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Page last updated at 12:43 GMT, Wednesday, 5 May 2010 13:43 UK

Sri Lanka government relaxes war-time emergency laws

A Sri Lankan soldier orders a vehicle to stop at a checkpoint in Colombo on May 4, 2010
Emergency regulations have been in force for 27 years

The Sri Lankan government has lifted parts of the country's tough emergency laws, nearly a year after troops defeated Tamil Tiger rebels.

MPs voted overwhelmingly in favour of the government proposals on Wednesday.

They include lifting curbs on meetings and distributing certain literature. Other measures remain - such as the right to detain suspects without trial.

The government says rebel remnants must be contained but opponents say it wants to stifle opposition and the media.

Rebel suspects

Emergency regulations have been in force in Sri Lanka for most of the past 27 years. They give the authorities powers to detain suspects indefinitely and without charge.

Ministers say some of the emergency provisions are no longer required.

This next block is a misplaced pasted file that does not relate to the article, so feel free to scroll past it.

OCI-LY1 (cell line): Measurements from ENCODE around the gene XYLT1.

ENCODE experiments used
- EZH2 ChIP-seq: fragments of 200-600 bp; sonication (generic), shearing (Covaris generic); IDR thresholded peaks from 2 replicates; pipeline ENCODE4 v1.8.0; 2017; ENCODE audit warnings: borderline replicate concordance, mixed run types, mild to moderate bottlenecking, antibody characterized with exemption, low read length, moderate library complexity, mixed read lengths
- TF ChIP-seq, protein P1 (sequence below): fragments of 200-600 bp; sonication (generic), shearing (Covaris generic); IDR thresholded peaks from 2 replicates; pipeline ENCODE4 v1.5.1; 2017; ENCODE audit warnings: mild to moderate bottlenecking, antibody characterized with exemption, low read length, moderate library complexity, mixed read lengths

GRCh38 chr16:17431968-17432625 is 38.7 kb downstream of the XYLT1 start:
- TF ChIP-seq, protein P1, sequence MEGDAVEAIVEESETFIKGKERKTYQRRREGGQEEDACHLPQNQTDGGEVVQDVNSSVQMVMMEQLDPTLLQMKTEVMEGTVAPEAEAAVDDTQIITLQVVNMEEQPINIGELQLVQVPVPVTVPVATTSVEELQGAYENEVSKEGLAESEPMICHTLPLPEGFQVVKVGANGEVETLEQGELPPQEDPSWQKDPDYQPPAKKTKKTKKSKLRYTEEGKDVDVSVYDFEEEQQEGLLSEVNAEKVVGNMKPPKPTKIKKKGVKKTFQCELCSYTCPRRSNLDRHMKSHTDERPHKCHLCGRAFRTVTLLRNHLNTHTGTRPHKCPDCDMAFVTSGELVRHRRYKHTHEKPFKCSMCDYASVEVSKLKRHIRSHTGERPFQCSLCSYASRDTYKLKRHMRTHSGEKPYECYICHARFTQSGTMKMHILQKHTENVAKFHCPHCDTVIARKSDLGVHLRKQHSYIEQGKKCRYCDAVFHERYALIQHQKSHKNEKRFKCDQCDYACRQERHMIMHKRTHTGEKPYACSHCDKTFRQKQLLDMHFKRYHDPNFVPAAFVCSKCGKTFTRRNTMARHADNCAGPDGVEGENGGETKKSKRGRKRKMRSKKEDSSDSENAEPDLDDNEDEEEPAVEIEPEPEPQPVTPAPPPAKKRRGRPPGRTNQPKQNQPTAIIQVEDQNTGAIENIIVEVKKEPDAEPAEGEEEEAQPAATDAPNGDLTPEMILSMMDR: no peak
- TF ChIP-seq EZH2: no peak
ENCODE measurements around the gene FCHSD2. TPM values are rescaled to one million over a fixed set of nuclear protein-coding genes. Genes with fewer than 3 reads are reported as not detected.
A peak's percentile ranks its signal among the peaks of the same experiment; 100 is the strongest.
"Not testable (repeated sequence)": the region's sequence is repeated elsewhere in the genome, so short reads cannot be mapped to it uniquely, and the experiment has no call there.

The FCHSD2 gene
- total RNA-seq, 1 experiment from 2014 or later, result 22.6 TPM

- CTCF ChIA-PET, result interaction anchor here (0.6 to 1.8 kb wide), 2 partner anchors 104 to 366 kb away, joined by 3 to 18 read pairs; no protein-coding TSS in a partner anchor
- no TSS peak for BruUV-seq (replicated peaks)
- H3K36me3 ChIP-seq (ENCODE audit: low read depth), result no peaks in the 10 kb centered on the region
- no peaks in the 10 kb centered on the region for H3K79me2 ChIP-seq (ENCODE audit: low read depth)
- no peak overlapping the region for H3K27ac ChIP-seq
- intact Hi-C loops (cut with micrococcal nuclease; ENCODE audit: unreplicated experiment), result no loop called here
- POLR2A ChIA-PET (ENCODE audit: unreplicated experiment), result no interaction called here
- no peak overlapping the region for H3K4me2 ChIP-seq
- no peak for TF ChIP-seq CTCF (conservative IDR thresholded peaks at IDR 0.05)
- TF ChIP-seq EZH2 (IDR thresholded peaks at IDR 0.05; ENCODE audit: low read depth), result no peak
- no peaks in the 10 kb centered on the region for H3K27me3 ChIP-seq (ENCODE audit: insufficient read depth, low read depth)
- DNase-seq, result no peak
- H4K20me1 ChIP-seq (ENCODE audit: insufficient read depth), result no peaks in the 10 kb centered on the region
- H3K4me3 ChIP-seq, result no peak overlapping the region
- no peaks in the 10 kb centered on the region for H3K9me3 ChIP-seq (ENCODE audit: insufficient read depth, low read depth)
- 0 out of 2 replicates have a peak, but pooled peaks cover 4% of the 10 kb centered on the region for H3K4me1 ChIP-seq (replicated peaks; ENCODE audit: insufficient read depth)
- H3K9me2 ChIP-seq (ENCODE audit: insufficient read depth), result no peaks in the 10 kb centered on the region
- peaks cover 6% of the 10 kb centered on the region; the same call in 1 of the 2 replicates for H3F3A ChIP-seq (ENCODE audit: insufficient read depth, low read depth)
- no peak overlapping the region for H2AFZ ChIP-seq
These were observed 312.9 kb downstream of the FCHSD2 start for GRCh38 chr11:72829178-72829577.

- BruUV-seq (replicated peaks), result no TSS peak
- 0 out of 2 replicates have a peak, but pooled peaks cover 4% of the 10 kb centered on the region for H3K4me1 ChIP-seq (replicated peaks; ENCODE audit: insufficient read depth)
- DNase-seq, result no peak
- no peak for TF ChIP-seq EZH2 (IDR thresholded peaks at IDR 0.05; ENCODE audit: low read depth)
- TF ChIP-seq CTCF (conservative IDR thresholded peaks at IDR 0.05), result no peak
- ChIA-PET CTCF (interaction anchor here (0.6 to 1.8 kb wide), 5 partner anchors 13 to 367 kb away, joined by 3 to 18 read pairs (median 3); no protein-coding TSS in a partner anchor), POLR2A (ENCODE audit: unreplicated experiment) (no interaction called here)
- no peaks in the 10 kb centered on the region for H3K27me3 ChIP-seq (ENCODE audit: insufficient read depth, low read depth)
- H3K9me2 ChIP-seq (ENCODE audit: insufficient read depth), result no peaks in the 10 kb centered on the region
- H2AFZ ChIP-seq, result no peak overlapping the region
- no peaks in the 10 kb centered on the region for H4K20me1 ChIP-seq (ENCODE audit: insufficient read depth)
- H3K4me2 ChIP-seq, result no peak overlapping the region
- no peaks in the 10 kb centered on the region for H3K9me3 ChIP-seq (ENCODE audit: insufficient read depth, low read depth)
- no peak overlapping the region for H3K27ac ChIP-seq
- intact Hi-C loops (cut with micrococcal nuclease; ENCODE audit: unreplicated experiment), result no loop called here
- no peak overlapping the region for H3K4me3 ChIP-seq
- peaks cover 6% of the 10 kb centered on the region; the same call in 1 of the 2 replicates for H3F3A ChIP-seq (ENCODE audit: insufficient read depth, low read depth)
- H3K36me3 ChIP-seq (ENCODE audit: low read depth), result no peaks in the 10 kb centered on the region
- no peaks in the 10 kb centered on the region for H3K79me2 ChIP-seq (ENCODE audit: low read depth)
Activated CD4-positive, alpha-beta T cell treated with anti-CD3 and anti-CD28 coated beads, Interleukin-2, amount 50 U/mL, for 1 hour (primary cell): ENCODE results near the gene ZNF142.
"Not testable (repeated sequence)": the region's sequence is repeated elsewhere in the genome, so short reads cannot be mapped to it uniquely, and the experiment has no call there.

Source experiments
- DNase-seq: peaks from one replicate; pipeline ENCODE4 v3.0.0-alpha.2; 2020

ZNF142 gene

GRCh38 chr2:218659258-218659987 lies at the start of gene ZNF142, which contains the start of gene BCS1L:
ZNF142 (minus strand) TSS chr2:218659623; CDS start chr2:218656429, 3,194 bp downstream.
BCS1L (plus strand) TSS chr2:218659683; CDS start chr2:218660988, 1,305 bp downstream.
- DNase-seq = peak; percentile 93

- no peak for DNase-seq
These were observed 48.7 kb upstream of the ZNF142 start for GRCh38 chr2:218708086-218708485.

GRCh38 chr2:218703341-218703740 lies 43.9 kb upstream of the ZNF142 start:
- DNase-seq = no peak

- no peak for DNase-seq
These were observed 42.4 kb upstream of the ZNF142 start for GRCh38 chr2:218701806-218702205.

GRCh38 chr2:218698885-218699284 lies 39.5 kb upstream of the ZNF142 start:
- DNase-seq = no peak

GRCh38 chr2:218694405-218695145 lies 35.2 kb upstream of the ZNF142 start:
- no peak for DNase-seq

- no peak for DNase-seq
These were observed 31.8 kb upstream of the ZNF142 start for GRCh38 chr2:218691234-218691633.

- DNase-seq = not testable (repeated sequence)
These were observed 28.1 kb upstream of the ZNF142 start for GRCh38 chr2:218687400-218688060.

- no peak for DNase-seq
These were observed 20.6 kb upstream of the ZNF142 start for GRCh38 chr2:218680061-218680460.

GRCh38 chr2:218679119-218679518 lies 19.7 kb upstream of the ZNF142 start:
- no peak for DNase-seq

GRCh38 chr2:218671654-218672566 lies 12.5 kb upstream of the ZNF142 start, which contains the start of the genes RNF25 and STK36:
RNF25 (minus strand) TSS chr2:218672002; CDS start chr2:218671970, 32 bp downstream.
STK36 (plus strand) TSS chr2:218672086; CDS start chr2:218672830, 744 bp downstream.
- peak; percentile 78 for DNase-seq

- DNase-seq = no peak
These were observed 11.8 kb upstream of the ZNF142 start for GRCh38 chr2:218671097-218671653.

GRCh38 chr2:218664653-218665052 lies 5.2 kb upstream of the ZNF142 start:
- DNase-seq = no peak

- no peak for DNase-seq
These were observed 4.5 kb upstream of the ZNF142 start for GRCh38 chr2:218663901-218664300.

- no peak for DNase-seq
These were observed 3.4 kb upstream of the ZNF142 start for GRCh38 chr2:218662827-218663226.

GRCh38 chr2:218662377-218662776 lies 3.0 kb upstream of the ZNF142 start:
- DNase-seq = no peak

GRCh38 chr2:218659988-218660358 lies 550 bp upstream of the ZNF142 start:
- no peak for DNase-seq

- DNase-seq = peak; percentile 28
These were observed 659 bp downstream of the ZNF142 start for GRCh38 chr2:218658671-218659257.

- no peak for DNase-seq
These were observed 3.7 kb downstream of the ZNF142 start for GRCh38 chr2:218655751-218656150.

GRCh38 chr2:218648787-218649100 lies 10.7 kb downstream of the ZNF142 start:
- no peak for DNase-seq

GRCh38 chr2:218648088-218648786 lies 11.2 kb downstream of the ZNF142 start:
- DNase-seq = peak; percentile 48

About half of the more than 70 provisions in place under the state of emergency are to be lifted, the Associated Press reports.

The military will no longer have the power to cordon and search premises. The time a suspect can be held in custody before being produced in court is to be cut from 18 months to three months.

But correspondents say those already detained under the emergency regulations will be kept in custody - they include more than 11,000 rebel suspects still to be charged.

The Prevention of Terrorism Act, a draconian law separate from the emergency measures, is also to remain in force.

"There cannot be a wholesale lifting of the emergency. It will be done part by part," External Affairs Minister GL Peiris told MPs on Tuesday.

During the debate, Sri Lanka's ex-army chief and defeated presidential candidate Sarath Fonseka called for the emergency regulations to be completely lifted.

He was prevented from retaking his seat in parliament on Wednesday as the authorities said he had to attend court martial proceedings.

The former general is being tried on charges of corruption over military procurement and faces accusations of engaging in politics while still in the army.

He denies all the charges, saying they are politically motivated.



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